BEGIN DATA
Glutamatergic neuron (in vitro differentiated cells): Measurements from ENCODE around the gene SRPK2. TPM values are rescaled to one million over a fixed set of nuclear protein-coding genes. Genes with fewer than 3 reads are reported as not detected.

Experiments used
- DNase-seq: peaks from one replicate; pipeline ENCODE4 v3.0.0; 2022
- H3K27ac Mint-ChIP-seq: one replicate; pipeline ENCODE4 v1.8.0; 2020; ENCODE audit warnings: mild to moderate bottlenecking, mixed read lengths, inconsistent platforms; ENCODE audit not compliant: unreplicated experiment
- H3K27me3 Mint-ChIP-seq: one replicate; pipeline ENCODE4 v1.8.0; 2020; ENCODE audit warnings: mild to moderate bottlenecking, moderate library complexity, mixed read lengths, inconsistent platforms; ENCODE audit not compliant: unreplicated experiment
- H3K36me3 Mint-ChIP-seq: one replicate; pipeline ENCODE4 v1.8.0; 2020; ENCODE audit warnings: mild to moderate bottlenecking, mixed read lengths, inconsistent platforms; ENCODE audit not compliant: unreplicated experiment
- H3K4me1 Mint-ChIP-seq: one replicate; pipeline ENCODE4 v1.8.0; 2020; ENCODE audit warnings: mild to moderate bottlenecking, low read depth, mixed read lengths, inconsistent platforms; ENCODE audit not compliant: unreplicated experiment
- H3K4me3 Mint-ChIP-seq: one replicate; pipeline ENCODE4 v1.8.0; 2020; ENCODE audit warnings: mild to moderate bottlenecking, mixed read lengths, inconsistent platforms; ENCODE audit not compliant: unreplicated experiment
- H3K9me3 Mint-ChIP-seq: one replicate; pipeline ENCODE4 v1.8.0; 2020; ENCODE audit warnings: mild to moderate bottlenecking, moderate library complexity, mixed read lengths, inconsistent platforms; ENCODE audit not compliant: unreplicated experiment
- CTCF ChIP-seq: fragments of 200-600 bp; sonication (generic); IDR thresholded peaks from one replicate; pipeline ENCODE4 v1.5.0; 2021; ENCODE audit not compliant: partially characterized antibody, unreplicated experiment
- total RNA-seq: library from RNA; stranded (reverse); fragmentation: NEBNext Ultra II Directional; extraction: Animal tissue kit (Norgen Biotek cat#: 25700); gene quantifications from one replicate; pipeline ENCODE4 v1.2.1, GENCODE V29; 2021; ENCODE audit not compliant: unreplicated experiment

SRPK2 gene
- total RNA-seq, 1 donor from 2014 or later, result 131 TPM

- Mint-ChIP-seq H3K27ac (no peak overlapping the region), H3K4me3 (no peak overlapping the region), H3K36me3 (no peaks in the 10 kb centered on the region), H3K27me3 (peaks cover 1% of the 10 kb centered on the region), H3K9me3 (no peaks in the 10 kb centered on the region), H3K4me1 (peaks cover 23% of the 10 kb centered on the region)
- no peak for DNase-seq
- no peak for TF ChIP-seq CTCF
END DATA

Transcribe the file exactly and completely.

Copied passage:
Glutamatergic neuron (in vitro differentiated cells): Measurements from ENCODE around the gene SRPK2. TPM values are rescaled to one million over a fixed set of nuclear protein-coding genes. Genes with fewer than 3 reads are reported as not detected.

Experiments used
- DNase-seq: peaks from one replicate; pipeline ENCODE4 v3.0.0; 2022
- H3K27ac Mint-ChIP-seq: one replicate; pipeline ENCODE4 v1.8.0; 2020; ENCODE audit warnings: mild to moderate bottlenecking, mixed read lengths, inconsistent platforms; ENCODE audit not compliant: unreplicated experiment
- H3K27me3 Mint-ChIP-seq: one replicate; pipeline ENCODE4 v1.8.0; 2020; ENCODE audit warnings: mild to moderate bottlenecking, moderate library complexity, mixed read lengths, inconsistent platforms; ENCODE audit not compliant: unreplicated experiment
- H3K36me3 Mint-ChIP-seq: one replicate; pipeline ENCODE4 v1.8.0; 2020; ENCODE audit warnings: mild to moderate bottlenecking, mixed read lengths, inconsistent platforms; ENCODE audit not compliant: unreplicated experiment
- H3K4me1 Mint-ChIP-seq: one replicate; pipeline ENCODE4 v1.8.0; 2020; ENCODE audit warnings: mild to moderate bottlenecking, low read depth, mixed read lengths, inconsistent platforms; ENCODE audit not compliant: unreplicated experiment
- H3K4me3 Mint-ChIP-seq: one replicate; pipeline ENCODE4 v1.8.0; 2020; ENCODE audit warnings: mild to moderate bottlenecking, mixed read lengths, inconsistent platforms; ENCODE audit not compliant: unreplicated experiment
- H3K9me3 Mint-ChIP-seq: one replicate; pipeline ENCODE4 v1.8.0; 2020; ENCODE audit warnings: mild to moderate bottlenecking, moderate library complexity, mixed read lengths, inconsistent platforms; ENCODE audit not compliant: unreplicated experiment
- CTCF ChIP-seq: fragments of 200-600 bp; sonication (generic); IDR thresholded peaks from one replicate; pipeline ENCODE4 v1.5.0; 2021; ENCODE audit not compliant: partially characterized antibody, unreplicated experiment
- total RNA-seq: library from RNA; stranded (reverse); fragmentation: NEBNext Ultra II Directional; extraction: Animal tissue kit (Norgen Biotek cat#: 25700); gene quantifications from one replicate; pipeline ENCODE4 v1.2.1, GENCODE V29; 2021; ENCODE audit not compliant: unreplicated experiment

SRPK2 gene
- total RNA-seq, 1 donor from 2014 or later, result 131 TPM

- Mint-ChIP-seq H3K27ac (no peak overlapping the region), H3K4me3 (no peak overlapping the region), H3K36me3 (no peaks in the 10 kb centered on the region), H3K27me3 (peaks cover 1% of the 10 kb centered on the region), H3K9me3 (no peaks in the 10 kb centered on the region), H3K4me1 (peaks cover 23% of the 10 kb centered on the region)
- no peak for DNase-seq
- no peak for TF ChIP-seq CTCF